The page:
Costly utility bills and the lack of being heat efficient have earned wood-burning fireplaces a bad rap. Traditional open-hearth fireplaces are known for their inefficiency at heating a home. They can put off soot and fine particles that reduce indoor air quality. Because of this, gas fireplaces have become trendy in newer homes, and many open-hearth fireplaces have been filled with gas fireplace inserts.
There are many people who love a wood fire. Whether it’s because they enjoy chopping and stacking their own firewood or they are just partial to the warm, golden glow and gentle crackle of a wood-burning fire. For whatever reason, there is a way to make your home more heat efficient with wood. A wood-burning fireplace insert or heating stove can provide you with a warm fire that heats your home efficiently.
Traditional open-hearth wood-burning fireplaces have an efficiency of only 10 percent. This means the fireplace returns about 10 percent of the fire’s heat to your home. The remaining 90 percent of the fire’s heat goes up the chimney. With that in mind, the U.S. EPA cautions that an open-hearth fireplace should not be considered a heating appliance. Because of it’s open face and open chimney, an open-hearth fireplace can actually cause your home to lose heat and raise your heating bills. It’s estimated that 8 percent of a home’s warm air escapes up the chimney flue of an open-hearth fireplace.
A wood-burning fireplace insert can turn your open-hearth fireplace into a heat efficient source. A wood-burning stove can be added to a common area for zone heating, or it can be placed on a lower level and attached to ductwork to help heat your home. Depending on the fireplace insert or heating stove you choose, your new heating appliance can be expected to have an efficiency rating between 65 and 83 percent. This can lower your home-heating bills by 10 to 40 percent.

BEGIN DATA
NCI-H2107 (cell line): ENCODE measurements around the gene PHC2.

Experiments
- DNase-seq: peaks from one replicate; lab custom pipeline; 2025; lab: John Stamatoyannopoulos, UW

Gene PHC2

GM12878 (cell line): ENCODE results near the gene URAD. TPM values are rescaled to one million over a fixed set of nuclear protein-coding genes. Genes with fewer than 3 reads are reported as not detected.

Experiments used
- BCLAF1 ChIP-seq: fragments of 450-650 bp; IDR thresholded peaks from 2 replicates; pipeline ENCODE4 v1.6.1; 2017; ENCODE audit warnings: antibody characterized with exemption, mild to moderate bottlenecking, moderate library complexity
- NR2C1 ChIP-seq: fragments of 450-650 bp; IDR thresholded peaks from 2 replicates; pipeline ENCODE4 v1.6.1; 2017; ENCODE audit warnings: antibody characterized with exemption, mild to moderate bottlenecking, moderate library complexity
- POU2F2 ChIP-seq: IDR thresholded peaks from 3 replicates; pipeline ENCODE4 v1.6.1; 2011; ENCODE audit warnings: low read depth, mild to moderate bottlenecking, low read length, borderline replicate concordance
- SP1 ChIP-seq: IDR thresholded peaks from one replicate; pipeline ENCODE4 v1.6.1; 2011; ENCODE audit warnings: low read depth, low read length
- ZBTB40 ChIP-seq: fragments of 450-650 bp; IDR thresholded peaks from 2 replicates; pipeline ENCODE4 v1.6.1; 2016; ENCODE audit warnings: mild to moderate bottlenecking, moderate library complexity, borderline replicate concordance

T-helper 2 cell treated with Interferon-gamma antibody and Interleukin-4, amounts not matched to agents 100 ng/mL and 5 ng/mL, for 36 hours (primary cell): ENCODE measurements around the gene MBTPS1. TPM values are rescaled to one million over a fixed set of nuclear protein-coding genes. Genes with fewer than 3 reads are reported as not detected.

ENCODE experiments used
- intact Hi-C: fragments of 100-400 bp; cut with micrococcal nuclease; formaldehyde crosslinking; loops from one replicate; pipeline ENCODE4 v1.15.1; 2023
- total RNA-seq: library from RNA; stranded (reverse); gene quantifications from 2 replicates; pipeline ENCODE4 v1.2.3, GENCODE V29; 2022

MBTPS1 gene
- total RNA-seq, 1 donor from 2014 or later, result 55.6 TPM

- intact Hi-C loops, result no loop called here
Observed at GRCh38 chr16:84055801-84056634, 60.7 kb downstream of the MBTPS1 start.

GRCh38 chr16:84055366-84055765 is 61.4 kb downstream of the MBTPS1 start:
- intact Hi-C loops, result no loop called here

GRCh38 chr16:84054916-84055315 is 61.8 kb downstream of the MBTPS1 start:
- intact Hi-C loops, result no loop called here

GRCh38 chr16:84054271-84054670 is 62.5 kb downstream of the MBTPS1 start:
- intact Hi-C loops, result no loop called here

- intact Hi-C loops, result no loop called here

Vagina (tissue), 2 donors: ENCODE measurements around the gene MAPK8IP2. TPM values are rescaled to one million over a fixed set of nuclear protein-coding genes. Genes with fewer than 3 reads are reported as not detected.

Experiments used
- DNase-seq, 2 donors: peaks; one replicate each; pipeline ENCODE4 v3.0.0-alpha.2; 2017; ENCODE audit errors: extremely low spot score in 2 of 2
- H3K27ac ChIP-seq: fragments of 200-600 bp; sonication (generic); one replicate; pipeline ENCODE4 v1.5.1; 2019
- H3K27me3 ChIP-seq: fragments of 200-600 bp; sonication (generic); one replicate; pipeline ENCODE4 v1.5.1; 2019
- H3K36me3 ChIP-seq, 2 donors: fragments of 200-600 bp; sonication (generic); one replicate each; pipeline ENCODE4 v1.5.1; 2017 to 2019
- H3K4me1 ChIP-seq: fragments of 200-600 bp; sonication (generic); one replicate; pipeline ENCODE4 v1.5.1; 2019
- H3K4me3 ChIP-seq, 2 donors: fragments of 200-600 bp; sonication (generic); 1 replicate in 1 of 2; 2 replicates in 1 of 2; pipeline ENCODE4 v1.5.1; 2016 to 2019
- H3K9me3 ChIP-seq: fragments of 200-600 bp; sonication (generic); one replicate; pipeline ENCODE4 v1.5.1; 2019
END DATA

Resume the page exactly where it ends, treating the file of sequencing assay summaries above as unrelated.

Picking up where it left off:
Fitting your open-hearth fireplace with a fireplace insert can also improve your indoor air quality. However, wood fires release fine particles into the air. This has caused the American Cancer Society and the American Lung Association to advise against the use of open-hearth, wood-burning fireplaces. Now this is why having an insert is important. As a result, the fire is sealed off from your home, so your indoor air isn’t being filled with fine particles. In addition, they burn much better, meaning more of the smoke and soot is burned away. This causes EPA-certified wood-burning inserts and stoves to release less pollution than a traditional wood fire.
Selecting a wood-burning insert or stove
There are a lot of considerations when selecting a wood-burning fireplace insert or heating stove. It must be the proper size to meet your home-heating needs. In addition, you will want an insert or stove that fits with your personality as well as your home style. If you want to heat your home efficiently with wood fires this winter, contact the experts at Tri-County Hearth & Patio Center at 301-843-1771 or visit the showroom today! We can help you explore all of our wood-burning options and find a model that is right for your home.